Risk Factors for Cancer
A risk factor is something that gives you a higher chance (risk) of getting a certain disease.
Risk factors for cancer include:
Carcinogens are things that sometimes cause cancer. Usually, your risk of cancer is higher if you're exposed to more of a carcinogen or you're exposed for a longer time.
Each of your body's cells contains genes. Genes are the instructions that tell each of your cells what to do. Genes tell cells when to grow, when to stop growing, and what substances to make. For example, certain genes tell cells in your stomach to make stomach acid.
Sometimes one of your genes can go bad in ways that make a cell turn cancerous. A gene can go bad if:
Less likely, you inherited a cancer gene from one of your parents. Sometimes people in a family are more likely to have a certain cancer. A cancer-causing gene could run in that family. One cancer-causing gene called BRCA increases the risk of breast cancer.
Being around certain things can raise your chances of cancer, including:
Asbestos (a mineral fiber used for insulation and other building materials): Lung cancer and mesothelioma (cancer in the tissues that line your lungs)
Sunlight: Skin cancer
X-rays: Leukemia and cancer in the organ exposed to radiation
Radon (a radioactive gas that comes from the ground and can build up to harmful levels in basements): Lung cancer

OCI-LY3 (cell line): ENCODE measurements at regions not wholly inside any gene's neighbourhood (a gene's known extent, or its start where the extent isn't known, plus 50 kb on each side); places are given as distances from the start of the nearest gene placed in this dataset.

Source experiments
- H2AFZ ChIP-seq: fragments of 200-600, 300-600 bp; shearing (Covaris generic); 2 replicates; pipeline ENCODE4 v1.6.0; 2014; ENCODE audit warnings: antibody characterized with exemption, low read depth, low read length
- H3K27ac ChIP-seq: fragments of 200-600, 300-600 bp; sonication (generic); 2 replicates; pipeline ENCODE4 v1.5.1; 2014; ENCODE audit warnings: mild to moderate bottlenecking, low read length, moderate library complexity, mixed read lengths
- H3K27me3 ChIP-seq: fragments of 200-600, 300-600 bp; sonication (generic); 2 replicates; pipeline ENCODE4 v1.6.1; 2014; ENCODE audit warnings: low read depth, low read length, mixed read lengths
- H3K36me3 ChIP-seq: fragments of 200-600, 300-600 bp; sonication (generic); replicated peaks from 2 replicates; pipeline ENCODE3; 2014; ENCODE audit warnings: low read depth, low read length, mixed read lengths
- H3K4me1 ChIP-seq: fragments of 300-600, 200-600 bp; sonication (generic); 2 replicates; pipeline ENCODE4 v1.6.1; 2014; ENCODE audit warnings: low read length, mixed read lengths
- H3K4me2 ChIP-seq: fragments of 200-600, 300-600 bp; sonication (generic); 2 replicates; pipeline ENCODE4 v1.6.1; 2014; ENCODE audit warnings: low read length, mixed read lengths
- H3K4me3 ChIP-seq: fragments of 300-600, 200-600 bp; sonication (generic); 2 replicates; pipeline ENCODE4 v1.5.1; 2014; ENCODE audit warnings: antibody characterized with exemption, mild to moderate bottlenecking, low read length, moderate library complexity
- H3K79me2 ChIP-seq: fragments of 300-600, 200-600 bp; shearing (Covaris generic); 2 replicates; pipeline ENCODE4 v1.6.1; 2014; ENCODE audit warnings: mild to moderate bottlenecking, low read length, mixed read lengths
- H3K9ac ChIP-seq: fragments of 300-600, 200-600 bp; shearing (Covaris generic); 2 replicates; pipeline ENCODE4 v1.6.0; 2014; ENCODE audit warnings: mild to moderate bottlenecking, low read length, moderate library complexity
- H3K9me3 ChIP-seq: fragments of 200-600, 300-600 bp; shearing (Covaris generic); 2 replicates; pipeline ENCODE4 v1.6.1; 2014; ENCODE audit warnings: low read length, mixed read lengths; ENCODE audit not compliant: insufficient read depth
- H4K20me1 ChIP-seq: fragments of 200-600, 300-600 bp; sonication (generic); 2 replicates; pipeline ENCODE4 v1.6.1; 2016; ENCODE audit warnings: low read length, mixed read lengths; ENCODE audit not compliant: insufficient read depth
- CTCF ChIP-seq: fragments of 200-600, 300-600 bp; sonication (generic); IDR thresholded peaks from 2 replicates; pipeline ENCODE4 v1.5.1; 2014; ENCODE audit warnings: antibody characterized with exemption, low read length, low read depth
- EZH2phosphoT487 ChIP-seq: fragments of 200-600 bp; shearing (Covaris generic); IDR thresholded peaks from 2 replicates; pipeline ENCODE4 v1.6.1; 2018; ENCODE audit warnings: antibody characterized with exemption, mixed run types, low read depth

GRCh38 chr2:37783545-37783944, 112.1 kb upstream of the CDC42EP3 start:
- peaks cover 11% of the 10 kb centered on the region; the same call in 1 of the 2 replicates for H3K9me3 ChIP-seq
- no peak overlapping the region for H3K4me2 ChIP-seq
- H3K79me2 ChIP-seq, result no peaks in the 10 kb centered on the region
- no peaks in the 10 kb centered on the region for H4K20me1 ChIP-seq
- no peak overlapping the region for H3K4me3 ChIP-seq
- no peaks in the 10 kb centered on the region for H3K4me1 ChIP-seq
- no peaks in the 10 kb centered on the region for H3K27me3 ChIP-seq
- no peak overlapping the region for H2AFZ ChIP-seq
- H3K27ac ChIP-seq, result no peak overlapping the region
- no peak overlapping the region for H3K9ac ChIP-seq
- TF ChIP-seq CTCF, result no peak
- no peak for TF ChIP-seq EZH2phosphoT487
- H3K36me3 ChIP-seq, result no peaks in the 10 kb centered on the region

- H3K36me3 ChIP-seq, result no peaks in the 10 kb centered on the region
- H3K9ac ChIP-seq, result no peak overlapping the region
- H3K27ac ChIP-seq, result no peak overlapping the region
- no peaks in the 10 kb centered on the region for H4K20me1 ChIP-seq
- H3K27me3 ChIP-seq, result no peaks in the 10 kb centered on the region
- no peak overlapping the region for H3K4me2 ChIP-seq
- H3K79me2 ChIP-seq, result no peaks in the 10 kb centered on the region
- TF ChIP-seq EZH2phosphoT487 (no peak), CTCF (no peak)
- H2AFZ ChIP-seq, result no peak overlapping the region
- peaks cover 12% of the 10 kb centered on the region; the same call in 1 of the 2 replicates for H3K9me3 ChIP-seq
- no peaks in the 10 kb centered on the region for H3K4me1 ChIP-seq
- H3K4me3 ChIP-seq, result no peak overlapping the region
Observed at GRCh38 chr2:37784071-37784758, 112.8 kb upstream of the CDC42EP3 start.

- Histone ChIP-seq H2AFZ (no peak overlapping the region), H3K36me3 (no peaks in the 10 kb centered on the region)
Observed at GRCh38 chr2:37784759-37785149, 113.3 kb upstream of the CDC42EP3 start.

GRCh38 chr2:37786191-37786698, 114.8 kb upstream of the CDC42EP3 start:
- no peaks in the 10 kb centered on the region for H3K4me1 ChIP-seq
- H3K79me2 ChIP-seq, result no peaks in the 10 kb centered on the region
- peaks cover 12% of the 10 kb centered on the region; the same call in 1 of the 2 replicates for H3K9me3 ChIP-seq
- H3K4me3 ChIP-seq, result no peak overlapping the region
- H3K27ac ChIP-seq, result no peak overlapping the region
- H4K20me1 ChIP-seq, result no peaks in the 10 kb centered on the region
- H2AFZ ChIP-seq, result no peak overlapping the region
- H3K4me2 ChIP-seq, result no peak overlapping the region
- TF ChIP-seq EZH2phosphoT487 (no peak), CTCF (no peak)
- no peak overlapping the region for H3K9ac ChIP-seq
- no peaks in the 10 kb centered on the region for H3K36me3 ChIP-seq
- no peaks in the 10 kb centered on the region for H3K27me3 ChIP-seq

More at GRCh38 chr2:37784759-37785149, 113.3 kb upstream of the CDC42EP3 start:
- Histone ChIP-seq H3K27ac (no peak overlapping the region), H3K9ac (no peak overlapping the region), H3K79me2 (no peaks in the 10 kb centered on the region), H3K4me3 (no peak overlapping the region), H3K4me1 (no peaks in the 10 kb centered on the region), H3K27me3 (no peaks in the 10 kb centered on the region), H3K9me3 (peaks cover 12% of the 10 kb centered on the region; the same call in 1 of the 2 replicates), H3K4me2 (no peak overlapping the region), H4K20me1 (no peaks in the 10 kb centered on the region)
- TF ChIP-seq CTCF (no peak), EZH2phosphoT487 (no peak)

Some chemicals used at work (such as benzene, chromates, nickel, certain pesticides, and vinyl chloride) can cause cancer.
Geography (where you live) can affect your chances of getting cancer. One reason is that people in different areas may be exposed to different amounts of carcinogens. Another reason is that people in different areas may have different genetic risk factors.
Just being overweight or obese can raise your risk of breast, uterus, colon, kidney, and esophagus cancer.
Estrogen and diethylstilbestrol (DES): Breast cancer
Some drugs to treat cancer actually increase your risk of developing another cancer later on
Radiation exposure, either on purpose for medical reasons or accidentally:
From medical tests (x-rays, CT scan) or radiation therapy
Accidental exposure to radioactive material or nuclear radiation from a power plant accident
Infections with certain viruses and bacteria:
Helicobacter pylori bacteria : Stomach cancer
Inflammatory disorders (long-term inflammation of certain organs) may increase risk of cancer: